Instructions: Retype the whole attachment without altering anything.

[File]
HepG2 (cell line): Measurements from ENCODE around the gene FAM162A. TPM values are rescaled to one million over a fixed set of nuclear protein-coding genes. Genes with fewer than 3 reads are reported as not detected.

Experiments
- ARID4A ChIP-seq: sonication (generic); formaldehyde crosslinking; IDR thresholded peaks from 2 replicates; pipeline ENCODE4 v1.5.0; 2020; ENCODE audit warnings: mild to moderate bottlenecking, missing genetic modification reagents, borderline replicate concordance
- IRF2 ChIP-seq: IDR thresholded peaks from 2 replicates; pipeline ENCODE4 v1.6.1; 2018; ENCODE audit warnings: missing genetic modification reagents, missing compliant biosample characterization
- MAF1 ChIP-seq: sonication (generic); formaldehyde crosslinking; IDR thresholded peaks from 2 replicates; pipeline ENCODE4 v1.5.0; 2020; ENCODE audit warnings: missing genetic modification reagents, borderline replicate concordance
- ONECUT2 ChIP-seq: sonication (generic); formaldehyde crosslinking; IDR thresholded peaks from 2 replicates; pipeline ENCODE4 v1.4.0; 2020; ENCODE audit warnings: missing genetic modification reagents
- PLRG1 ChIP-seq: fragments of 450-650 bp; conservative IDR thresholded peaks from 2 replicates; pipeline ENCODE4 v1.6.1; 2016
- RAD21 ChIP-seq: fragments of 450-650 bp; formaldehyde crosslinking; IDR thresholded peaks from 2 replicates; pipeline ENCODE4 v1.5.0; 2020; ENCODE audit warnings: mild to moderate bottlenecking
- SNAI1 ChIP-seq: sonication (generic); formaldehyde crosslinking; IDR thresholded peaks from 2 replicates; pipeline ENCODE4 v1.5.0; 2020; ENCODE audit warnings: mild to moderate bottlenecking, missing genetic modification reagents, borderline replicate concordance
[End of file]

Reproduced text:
HepG2 (cell line): Measurements from ENCODE around the gene FAM162A. TPM values are rescaled to one million over a fixed set of nuclear protein-coding genes. Genes with fewer than 3 reads are reported as not detected.

Experiments
- ARID4A ChIP-seq: sonication (generic); formaldehyde crosslinking; IDR thresholded peaks from 2 replicates; pipeline ENCODE4 v1.5.0; 2020; ENCODE audit warnings: mild to moderate bottlenecking, missing genetic modification reagents, borderline replicate concordance
- IRF2 ChIP-seq: IDR thresholded peaks from 2 replicates; pipeline ENCODE4 v1.6.1; 2018; ENCODE audit warnings: missing genetic modification reagents, missing compliant biosample characterization
- MAF1 ChIP-seq: sonication (generic); formaldehyde crosslinking; IDR thresholded peaks from 2 replicates; pipeline ENCODE4 v1.5.0; 2020; ENCODE audit warnings: missing genetic modification reagents, borderline replicate concordance
- ONECUT2 ChIP-seq: sonication (generic); formaldehyde crosslinking; IDR thresholded peaks from 2 replicates; pipeline ENCODE4 v1.4.0; 2020; ENCODE audit warnings: missing genetic modification reagents
- PLRG1 ChIP-seq: fragments of 450-650 bp; conservative IDR thresholded peaks from 2 replicates; pipeline ENCODE4 v1.6.1; 2016
- RAD21 ChIP-seq: fragments of 450-650 bp; formaldehyde crosslinking; IDR thresholded peaks from 2 replicates; pipeline ENCODE4 v1.5.0; 2020; ENCODE audit warnings: mild to moderate bottlenecking
- SNAI1 ChIP-seq: sonication (generic); formaldehyde crosslinking; IDR thresholded peaks from 2 replicates; pipeline ENCODE4 v1.5.0; 2020; ENCODE audit warnings: mild to moderate bottlenecking, missing genetic modification reagents, borderline replicate concordance